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Holy See

Guadalupe Ortiz, First Lay Person of the Opus Dei Beatified

The Church on May 18, 2019, received a new Blessed, the Spanish Chemistry Doctor and Researcher Guadalupe Ortiz de Landazuri (1916-1975). She was beatified during a ceremony presided over by Cardinal Becciu, Prefect of the Congregation for the Causes of Saints, and held in the enclosure of Vistalegre.

Eleven thousand people from over 60 countries joined in the celebrations on Saturday the 18th estimates the Prelature of the Opus Dei. It was a Beatification in consonance with the modern profile of this woman, digital and relocated and re-transmitted by streaming. It has an app, several electronic books, multimedia, and a geocaching itinerary.

The Mass of Thanksgiving was held at 12 noon the following day, in the same place, presided over by the Prelate of the Opus Dei, Monsignor Fernando Ocariz.

During the days of the Beatification, prayers can be said before Guadalupe’s remains in the Oratory of the Knight of Grace [Caballero de Gracia] (Gran Via 17/Caballero de Gracia 5, Madrid), and visits can be made to an exhibition of personal objects of Guadalupe at the Colegio Tajamar (Pio Felipe, 12, Madrid), from May 14-30.

What does it mean to be a numerary?

 Guadalupe is the third person of the Opus Dei to reach the altars. The Founder, Josemaria Escriva de Balaguer was canonized in 2002. His successor at the head of the Opus Dei, Alvaro del Portillo, was beatified in 2014.

Guadalupe is at once the first woman and the first lay faithful of the Opus Dei to be beatified (Saint Josemaria was a priest and Blessed Alvaro was a Bishop). Guadalupe was a numerary. Numeraries are faithful of the Opus Dei — men and women — who live celibacy as a gift of God and for apostolic reasons. This enables them to have greater dedication to formative tasks, without modifying anything of their lay condition, their professional situation, their position in the Church and in society.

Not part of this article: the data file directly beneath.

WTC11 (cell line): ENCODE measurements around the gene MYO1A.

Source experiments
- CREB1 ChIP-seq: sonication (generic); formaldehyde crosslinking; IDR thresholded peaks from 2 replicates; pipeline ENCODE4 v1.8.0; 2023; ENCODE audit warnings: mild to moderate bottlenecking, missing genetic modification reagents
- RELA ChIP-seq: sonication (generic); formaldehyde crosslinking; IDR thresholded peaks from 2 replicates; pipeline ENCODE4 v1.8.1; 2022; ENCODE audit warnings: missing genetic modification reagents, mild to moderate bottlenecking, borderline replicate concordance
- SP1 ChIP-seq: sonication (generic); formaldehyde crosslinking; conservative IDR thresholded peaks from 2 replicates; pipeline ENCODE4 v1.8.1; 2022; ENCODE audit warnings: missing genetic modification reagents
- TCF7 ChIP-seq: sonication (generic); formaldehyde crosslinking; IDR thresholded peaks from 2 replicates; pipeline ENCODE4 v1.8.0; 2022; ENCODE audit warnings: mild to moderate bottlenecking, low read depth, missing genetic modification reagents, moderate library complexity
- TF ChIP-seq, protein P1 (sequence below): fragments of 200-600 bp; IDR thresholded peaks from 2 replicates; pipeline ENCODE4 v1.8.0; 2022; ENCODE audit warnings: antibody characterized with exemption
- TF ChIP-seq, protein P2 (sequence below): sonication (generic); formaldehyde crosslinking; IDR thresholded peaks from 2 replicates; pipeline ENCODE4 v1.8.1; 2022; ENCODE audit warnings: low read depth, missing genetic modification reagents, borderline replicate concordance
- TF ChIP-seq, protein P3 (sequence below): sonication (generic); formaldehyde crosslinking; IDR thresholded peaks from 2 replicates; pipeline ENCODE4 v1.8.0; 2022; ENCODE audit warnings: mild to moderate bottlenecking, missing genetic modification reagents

Guadalupe was one of the closest collaborators of the Founder, Saint Josemaria. Her “contagious joy, her strength in facing adversities, her Christian optimism and her dedication to others,” are some of the traits that characterized her, according to the Decree of the Congregation for the Causes of Saints.

A Model for the 21st Century Woman

 She studied Chemical Sciences when only 8% of women attended the University of Madrid in 1933, says Cristina Abad, the new Blessed’s biographer. She exercised her profession in keeping with her studies, which was rather unusual then. She traveled alone around Spain to make the Opus Dei known. She crossed the pond to Mexico in 1950 and began initiatives that promoted greater possibilities and resources for women — such as two of the first University residences for women in Spain and Mexico, and for indigenous rural women of the latter country, creating centers for professional training.  She put her knowledge at the service of the dignity and professionalism of work in the home, etc.

Therefore, the author of Guadalupe biography, entitled “The Freedom to Love” (published by Palabra) thinks that she is “an example for the 21st century woman of determination when it comes to pursuing her dreams and putting to work her God-given talents, bringing the feminine genius to all sectors, overcoming social, work and personal ceilings.” Hers was an “enterprising spirit and one of conciliation between duty and the desire to make her life a passionate adventure.”

Harsh trials in her life